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Ahead of Iowa Caucuses, Asian Americans Prepare to Participate

More than 60 community members came together in Des Moines in January 2016 to be trained on how to participate in the Iowa caucuses.
More than 60 community members came together in Des Moines in January 2016 to be trained on how to participate in the Iowa caucuses.
More than 60 community members came together in Des Moines in January 2016 to be trained on how to participate in the Iowa caucuses. Sanjita Pradhan / Sanjita Pradhan

Thursday night's Republican debate may have gone on without frontrunner Donald Trump, but Sanjita Pradhan is trying to make sure Monday's Iowa caucuses won’t go on without Asian Americans.

Pradhan, an immigrant from Nepal and a naturalized American, will be attending her first caucus meeting on Monday. As a community advocate in Des Moines, she’s been on the phone urging other Asian American and Pacific Islanders in Iowa to join in at their precinct caucuses.

“I did hear a lot of people say, ‘I’m going,’ but some said, ‘I don’t know what that is,’” Pradhan told NBC News, adding that many Asian Americans she's spoken to are still intimidated by the process. “I hope there will be a good turnout, but I think there will be a smaller one. There’s still an education process.”

Pradhan said language remains one of the biggest barriers to engagement in Iowa for Asian Americans, a group of approximately 65,000 people — 2.1 percent of the state’s population.

It’s an Asian American micro-community that is unique because of its location in the middle of the country and because of its newness: nearly 80 percent of Iowa's Asian population entered the United States after 1990, according to U.S. Census data.

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Census data also shows that Iowa's Asian population, as of 2013, is a unique mix: Asian Indian make up the largest proportion at 23.6 percent; Chinese, except Taiwanese, make up 22 percent; Vietnamese, 10.9 percent; Korean, 8.8 percent; Laotian, 8.1 percent; Filipino, 6.9 percent; and Burmese, 5.6 percent.

Courtesy of AAPI Data

The Asian American electorate has also grown steadily in Iowa between national elections. Age-wise, nearly 70 percent of Asian Americans are over 18 years old, but only about 36.5 percent of foreign-born Asians in the state are naturalized.

But even though the number of possible Asian-American voters in the state are small, that doesn’t mean their vote doesn’t count at the caucuses. In a close race, community organizers say, votes matter. According to AAPI Data, in 2012 there were 17,000 Asian-American voters in Iowa. In a blog posted Friday, AAPI Data says that, in what’s shaping up to be tight races in both the Democratic and Republican contests, Asian Americans at 1 percent of the vote could be more significant than people think.

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But engagement takes preparation. Just as candidates hold mock debates before stepping behind podiums, Pradhan and nonpartisan organization APIAVote have been holding caucus training sessions aimed at educating and assisting Asian American and Pacific Islanders in Iowa on the party nomination process.

Pradhan said the trainings also aim to help those who don't feel comfortable attending the caucuses for fear of being made to feel stupid because they may not understand the rules.

“It’s very intimidating,” said Pradhan, who said people trust her because they see her as an advocate in the community, especially those from refugee communities like Burma and Bhutan.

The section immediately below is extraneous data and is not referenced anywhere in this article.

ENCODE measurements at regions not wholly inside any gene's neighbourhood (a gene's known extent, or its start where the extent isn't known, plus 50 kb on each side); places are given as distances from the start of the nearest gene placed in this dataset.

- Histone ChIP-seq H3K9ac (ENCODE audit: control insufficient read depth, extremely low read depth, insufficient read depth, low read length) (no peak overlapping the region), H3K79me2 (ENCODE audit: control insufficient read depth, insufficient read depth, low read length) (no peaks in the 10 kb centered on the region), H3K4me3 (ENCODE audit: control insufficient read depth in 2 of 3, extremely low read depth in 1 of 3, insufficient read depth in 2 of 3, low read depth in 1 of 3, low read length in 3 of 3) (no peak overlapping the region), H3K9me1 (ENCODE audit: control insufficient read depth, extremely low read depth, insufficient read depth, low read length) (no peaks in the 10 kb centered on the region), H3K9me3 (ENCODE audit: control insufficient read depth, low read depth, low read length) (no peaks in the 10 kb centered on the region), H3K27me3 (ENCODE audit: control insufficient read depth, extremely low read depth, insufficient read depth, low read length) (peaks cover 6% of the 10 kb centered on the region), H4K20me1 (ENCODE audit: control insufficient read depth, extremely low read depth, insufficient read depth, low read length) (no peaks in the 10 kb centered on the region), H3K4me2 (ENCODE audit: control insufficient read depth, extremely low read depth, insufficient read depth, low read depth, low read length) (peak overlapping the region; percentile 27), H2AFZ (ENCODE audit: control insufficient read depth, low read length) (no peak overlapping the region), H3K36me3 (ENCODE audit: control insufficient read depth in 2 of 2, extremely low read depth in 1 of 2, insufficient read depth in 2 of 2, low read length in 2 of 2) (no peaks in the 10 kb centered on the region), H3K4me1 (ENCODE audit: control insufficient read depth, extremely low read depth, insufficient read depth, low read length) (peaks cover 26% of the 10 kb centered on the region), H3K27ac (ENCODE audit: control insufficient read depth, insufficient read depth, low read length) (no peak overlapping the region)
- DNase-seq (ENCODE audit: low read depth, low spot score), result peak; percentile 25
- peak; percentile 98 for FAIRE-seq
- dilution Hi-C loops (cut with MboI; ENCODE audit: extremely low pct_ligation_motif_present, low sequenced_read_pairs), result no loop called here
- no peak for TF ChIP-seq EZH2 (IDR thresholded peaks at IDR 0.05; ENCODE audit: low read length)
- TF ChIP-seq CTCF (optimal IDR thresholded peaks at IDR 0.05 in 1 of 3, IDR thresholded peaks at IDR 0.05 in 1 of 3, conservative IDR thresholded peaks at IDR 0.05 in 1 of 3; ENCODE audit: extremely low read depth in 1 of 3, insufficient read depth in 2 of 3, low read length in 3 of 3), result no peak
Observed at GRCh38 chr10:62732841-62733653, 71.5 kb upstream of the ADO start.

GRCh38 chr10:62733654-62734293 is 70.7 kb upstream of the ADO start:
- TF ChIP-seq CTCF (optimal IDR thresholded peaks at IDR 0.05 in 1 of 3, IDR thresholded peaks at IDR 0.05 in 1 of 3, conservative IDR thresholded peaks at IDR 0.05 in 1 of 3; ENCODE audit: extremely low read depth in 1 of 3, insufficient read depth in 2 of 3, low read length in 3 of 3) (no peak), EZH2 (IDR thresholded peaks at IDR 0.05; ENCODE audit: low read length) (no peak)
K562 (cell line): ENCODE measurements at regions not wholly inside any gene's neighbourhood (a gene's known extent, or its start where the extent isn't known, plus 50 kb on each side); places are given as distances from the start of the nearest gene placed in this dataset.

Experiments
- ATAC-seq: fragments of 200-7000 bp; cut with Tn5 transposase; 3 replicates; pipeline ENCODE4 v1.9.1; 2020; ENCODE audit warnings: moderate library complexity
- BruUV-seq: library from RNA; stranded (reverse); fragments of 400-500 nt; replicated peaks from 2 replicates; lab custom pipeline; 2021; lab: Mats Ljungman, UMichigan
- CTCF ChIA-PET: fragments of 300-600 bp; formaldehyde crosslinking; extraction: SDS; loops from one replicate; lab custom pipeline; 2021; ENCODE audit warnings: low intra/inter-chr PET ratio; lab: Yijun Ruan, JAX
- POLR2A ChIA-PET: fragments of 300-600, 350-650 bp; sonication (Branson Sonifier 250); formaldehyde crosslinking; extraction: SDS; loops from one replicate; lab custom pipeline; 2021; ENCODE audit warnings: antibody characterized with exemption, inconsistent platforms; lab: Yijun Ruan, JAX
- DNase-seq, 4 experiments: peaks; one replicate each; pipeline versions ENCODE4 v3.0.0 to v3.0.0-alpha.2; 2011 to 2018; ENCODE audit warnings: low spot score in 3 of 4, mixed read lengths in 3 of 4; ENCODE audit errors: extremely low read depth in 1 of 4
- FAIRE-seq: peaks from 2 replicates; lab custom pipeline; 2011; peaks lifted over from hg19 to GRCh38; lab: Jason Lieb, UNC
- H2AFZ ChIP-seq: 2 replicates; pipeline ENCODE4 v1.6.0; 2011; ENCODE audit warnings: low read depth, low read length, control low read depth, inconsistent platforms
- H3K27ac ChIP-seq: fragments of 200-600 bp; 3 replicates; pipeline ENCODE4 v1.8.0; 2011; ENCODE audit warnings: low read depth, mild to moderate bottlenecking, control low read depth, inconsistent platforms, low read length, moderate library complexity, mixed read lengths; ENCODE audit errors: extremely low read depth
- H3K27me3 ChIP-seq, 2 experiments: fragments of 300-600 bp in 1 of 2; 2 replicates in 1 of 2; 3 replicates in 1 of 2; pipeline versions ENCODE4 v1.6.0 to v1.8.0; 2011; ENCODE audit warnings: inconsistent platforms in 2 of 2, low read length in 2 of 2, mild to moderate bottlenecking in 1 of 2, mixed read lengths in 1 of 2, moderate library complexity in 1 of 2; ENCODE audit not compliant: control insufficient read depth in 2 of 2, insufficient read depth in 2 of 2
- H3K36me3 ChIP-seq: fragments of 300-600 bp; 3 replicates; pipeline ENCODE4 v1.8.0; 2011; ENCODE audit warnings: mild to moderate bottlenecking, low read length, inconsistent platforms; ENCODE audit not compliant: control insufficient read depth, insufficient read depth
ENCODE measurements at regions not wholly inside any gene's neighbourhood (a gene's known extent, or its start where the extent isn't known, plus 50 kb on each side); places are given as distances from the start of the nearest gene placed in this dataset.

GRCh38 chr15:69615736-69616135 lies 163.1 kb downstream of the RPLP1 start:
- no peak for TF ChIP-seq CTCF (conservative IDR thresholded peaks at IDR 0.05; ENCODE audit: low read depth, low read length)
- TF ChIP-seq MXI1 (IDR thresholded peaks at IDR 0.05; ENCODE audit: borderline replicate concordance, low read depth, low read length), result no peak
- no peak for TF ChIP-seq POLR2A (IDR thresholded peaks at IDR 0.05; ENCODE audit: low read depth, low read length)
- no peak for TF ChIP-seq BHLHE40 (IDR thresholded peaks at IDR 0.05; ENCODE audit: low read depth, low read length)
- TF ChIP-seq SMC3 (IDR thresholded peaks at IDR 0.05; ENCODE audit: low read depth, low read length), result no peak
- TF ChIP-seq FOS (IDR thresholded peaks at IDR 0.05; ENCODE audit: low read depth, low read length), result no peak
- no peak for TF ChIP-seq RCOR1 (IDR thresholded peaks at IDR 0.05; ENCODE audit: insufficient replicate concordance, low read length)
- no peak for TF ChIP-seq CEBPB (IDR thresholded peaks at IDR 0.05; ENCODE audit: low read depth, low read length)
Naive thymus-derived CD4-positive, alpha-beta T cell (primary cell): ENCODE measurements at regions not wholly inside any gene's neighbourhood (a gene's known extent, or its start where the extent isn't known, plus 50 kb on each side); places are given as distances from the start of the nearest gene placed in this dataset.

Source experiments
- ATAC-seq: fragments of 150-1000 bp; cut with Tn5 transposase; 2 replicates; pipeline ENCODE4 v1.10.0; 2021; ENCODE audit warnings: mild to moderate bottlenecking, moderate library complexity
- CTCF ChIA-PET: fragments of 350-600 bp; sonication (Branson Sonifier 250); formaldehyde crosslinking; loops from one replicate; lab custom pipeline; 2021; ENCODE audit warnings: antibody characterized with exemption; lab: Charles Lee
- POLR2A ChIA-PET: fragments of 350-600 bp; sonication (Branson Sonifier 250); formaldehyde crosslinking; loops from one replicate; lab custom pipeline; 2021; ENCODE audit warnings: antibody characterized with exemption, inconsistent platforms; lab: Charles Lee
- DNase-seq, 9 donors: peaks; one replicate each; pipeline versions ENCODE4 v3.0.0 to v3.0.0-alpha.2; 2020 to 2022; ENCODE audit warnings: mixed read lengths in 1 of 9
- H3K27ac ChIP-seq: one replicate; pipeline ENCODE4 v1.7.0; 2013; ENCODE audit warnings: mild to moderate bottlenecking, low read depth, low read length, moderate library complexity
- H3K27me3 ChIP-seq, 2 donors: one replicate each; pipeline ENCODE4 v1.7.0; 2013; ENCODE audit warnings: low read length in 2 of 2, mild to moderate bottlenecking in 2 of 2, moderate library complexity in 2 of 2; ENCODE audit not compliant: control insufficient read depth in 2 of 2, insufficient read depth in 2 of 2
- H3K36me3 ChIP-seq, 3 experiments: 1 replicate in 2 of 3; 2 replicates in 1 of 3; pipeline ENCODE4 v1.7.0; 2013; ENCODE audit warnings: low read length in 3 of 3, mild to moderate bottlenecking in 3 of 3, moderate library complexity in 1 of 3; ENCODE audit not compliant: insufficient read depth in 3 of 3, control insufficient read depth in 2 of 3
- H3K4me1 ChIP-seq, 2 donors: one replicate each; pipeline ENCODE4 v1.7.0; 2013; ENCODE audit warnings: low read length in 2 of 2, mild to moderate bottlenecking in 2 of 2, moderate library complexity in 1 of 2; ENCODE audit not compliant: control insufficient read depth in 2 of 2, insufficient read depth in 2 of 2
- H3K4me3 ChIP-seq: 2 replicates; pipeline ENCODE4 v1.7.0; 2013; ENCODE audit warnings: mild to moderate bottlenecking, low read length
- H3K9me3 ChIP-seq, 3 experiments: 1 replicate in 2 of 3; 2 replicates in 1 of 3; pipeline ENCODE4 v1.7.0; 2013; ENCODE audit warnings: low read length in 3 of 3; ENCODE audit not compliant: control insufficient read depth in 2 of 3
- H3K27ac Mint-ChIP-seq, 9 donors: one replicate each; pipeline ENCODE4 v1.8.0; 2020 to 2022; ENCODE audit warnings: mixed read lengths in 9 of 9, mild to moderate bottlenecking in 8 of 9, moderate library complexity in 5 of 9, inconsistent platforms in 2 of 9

Pradhan added that it was important to remove barriers to civic engagement and teach people how to feel comfortable with the process in a setting with others who are also learning — all key components to helping people gain the desire to engage in the process.

But sustained engagement, Pradhan said, also takes some outreach from the major political parties. “We’re a little late bloomers but I think we’re getting there,” she said.

It’s not fast enough for Benjamin Jung. A registered Republican, Jung, 45, is a native born Iowan, an Asian American of Korean descent. His father immigrated from South Korea in the late '60s and opened a liquor store. Jung now runs the family’s two-store operation, Ingersoll Wine & Spirits on the main road leading out of Des Moines to the west.

He’s also the chair of the Iowa Commission on Asian and Pacific Islander Affairs. Jung said he went to his first caucus as a high school student in 1988 and that he cancelled a business trip in order to stay in Iowa for caucus season.

RELATED: Is the GOP Losing the Asian-American Vote?

“I think the caucus is a perfect example how AAPIs need to be participating. To be vocal and be visible.”

But lately, to Jung, the Republican Party has failed to understand the population growth of Asian Americans in Iowa — nearly a 75 percent change since 2000.

“They just don’t recognize there’s a shift going on and therefore they are losing out on the opportunity to market the Republican brand,” Jung told NBC News. “I’m talking about outreach here … the Republican Party of Iowa has done very little.”

Jung mentioned how the Brown and Black Forum usually schedules a Democratic and a Republican forum to reach out to minority voters. But the forum, on its website, clearly points to Latino and African-American issues as its main focus. “What does that say ... to Asians?” Jung asked.

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He added that the lack of Republican outreach may mean that the majority of his Asian-American friends will end up, not at Republican caucuses, but Democratic ones.

But Jung said the important thing is that they just show up.

“I think the caucus is a perfect example how AAPIs need to be participating,” Jung said. “To be vocal and be visible.”

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